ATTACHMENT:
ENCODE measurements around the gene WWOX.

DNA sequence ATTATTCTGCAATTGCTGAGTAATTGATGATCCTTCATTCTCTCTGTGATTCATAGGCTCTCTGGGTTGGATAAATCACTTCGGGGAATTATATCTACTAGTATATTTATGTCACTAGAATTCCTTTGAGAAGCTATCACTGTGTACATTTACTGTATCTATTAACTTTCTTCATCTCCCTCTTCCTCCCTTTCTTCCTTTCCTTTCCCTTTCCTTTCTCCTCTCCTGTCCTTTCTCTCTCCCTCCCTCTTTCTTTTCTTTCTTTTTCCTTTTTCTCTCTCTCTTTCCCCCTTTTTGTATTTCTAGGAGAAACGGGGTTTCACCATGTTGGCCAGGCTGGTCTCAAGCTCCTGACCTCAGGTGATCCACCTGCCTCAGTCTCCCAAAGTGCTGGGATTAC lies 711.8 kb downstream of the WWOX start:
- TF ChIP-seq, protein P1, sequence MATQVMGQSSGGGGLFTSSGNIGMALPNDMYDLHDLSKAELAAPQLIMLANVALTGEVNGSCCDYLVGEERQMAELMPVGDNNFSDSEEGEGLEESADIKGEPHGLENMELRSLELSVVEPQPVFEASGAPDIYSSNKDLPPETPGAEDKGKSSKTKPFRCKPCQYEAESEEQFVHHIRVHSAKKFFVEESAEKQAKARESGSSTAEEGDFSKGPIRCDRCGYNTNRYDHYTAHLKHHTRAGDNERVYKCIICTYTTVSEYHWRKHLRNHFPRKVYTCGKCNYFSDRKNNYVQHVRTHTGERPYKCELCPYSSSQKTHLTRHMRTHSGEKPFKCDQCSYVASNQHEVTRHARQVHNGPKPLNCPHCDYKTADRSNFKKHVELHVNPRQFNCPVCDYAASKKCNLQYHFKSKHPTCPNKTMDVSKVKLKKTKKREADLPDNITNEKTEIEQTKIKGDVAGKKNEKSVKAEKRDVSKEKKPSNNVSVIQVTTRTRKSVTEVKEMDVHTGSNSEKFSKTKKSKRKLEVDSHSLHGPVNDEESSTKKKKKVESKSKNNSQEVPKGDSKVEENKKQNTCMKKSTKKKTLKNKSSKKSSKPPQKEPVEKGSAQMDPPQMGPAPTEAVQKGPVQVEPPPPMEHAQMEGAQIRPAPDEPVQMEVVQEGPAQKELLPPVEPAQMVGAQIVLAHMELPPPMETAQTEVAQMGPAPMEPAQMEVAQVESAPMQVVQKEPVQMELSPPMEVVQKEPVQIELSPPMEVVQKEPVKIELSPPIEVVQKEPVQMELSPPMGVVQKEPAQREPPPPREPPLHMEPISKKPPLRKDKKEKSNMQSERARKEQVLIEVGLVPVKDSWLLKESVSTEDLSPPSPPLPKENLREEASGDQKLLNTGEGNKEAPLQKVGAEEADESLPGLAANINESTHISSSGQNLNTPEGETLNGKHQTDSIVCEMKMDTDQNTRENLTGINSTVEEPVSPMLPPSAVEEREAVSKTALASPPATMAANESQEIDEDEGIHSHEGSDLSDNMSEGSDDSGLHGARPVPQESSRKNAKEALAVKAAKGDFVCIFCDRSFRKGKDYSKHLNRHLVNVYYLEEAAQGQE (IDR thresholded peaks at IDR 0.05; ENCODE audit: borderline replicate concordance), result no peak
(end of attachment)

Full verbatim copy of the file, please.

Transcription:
ENCODE measurements around the gene WWOX.

DNA sequence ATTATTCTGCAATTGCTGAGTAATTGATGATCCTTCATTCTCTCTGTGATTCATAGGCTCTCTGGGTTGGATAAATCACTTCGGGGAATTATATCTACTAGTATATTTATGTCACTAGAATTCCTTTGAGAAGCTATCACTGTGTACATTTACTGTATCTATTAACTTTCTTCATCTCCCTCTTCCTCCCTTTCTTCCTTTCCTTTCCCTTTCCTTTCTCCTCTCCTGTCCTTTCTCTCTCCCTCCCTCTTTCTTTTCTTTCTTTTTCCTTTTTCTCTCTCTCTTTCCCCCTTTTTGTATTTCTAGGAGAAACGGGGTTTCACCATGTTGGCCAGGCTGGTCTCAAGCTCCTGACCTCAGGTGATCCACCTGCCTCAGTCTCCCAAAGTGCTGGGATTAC lies 711.8 kb downstream of the WWOX start:
- TF ChIP-seq, protein P1, sequence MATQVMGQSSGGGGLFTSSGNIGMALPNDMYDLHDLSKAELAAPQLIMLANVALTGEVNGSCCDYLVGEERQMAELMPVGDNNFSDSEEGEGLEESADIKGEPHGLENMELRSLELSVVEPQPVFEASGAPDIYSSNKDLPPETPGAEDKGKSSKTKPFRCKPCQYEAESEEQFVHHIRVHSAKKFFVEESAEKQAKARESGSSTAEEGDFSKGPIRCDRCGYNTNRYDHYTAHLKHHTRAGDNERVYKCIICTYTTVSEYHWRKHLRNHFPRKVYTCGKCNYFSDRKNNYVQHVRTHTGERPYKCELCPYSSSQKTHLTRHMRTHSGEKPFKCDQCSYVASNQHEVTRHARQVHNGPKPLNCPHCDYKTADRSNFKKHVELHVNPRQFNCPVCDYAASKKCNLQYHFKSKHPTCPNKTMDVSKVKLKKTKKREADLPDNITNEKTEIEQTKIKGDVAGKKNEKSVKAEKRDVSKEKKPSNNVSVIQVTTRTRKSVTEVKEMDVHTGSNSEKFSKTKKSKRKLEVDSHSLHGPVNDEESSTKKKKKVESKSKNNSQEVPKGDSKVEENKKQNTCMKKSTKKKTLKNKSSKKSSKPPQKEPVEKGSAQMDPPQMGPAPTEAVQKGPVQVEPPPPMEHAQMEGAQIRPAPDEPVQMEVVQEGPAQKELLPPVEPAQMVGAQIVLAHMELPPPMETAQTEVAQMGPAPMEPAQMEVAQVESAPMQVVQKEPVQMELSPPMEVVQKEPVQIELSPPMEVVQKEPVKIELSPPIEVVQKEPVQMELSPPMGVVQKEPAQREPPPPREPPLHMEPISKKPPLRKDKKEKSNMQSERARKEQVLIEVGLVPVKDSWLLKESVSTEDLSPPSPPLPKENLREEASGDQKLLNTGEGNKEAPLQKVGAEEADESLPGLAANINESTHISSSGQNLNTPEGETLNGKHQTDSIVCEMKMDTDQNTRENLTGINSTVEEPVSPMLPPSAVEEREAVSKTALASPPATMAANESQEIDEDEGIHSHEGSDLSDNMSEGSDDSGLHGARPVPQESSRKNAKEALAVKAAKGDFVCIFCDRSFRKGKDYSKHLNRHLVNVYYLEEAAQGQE (IDR thresholded peaks at IDR 0.05; ENCODE audit: borderline replicate concordance), result no peak